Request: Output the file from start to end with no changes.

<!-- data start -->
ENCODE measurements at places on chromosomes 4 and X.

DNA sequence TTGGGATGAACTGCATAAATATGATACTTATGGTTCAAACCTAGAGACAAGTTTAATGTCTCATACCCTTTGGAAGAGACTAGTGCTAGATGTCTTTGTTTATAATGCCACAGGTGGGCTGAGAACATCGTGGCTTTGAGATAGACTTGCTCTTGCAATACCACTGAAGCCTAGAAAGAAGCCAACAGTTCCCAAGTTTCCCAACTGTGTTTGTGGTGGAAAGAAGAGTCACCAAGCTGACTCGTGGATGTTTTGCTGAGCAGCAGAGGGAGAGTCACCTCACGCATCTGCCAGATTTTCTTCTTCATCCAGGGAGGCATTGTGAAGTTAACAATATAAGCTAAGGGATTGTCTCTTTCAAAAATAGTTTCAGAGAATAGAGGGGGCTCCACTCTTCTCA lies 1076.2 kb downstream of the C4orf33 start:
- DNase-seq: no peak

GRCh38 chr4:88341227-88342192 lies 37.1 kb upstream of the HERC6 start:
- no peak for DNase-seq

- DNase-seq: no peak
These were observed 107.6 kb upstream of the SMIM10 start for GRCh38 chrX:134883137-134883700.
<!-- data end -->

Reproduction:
ENCODE measurements at places on chromosomes 4 and X.

DNA sequence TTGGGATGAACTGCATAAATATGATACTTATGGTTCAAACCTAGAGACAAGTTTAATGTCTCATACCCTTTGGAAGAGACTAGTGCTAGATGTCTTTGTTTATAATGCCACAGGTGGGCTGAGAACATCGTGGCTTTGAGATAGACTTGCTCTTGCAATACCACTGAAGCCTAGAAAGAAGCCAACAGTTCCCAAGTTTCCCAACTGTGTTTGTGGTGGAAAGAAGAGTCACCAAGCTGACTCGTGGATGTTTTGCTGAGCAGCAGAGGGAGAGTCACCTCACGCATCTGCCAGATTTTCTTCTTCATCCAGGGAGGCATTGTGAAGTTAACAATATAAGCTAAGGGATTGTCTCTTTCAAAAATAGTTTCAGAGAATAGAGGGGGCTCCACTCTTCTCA lies 1076.2 kb downstream of the C4orf33 start:
- DNase-seq: no peak

GRCh38 chr4:88341227-88342192 lies 37.1 kb upstream of the HERC6 start:
- no peak for DNase-seq

- DNase-seq: no peak
These were observed 107.6 kb upstream of the SMIM10 start for GRCh38 chrX:134883137-134883700.